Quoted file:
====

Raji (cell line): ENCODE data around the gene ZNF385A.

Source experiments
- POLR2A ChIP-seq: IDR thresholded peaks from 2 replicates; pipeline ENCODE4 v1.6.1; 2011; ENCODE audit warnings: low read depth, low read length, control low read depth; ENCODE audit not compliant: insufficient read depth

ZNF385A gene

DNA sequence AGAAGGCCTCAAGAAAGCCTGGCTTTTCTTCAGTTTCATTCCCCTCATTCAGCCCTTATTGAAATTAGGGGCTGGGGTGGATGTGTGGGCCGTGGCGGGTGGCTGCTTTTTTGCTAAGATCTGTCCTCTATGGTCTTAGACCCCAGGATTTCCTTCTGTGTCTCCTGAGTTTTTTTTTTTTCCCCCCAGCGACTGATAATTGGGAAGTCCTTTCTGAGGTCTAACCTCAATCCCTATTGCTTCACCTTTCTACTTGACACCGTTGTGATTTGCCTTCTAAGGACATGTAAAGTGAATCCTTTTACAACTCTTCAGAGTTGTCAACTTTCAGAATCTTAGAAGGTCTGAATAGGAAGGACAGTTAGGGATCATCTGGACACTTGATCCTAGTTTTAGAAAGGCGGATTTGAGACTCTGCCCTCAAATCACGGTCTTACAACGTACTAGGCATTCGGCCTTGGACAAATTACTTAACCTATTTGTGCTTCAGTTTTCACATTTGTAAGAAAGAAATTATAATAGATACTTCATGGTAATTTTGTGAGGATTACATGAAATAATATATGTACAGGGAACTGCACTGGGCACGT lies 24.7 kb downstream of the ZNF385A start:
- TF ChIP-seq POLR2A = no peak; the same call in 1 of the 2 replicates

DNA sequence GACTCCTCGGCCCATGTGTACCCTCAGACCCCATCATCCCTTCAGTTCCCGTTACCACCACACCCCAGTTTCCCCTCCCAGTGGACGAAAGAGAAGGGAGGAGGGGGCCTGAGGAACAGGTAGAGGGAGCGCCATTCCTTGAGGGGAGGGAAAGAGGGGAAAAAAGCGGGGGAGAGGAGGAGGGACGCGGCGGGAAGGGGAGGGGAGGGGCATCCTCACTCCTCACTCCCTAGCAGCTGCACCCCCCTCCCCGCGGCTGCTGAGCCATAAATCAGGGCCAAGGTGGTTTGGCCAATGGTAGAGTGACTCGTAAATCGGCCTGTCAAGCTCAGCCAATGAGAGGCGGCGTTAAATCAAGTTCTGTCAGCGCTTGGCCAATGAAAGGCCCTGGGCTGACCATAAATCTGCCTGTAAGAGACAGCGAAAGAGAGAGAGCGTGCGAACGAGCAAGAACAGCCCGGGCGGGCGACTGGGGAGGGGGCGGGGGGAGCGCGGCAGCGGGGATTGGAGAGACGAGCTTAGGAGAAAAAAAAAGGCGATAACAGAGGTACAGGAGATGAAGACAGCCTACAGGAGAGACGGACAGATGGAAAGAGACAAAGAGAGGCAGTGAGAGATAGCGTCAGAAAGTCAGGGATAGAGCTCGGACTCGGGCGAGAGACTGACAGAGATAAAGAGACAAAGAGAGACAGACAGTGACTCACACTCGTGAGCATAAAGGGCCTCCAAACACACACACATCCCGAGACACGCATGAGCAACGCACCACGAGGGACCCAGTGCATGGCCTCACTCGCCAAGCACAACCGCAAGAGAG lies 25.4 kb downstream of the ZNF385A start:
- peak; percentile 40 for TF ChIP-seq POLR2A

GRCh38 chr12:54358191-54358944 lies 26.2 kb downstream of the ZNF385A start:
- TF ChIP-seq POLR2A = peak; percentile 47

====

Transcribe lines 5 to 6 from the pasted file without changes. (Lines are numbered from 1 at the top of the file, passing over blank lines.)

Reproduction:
DNA sequence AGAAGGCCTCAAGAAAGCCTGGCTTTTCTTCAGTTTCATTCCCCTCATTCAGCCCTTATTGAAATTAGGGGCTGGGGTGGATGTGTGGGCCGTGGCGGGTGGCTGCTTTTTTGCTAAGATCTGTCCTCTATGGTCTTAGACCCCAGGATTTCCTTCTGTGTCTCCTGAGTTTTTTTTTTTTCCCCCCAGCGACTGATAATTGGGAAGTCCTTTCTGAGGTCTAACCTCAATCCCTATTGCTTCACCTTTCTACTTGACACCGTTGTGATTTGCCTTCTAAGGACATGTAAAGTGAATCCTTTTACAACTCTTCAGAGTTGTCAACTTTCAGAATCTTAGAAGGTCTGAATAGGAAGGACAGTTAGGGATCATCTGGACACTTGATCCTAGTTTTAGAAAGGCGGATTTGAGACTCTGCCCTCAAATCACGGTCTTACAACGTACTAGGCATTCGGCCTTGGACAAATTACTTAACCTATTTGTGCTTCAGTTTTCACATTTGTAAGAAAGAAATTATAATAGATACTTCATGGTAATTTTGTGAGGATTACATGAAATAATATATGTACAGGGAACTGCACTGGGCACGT lies 24.7 kb downstream of the ZNF385A start:
- TF ChIP-seq POLR2A = no peak; the same call in 1 of the 2 replicates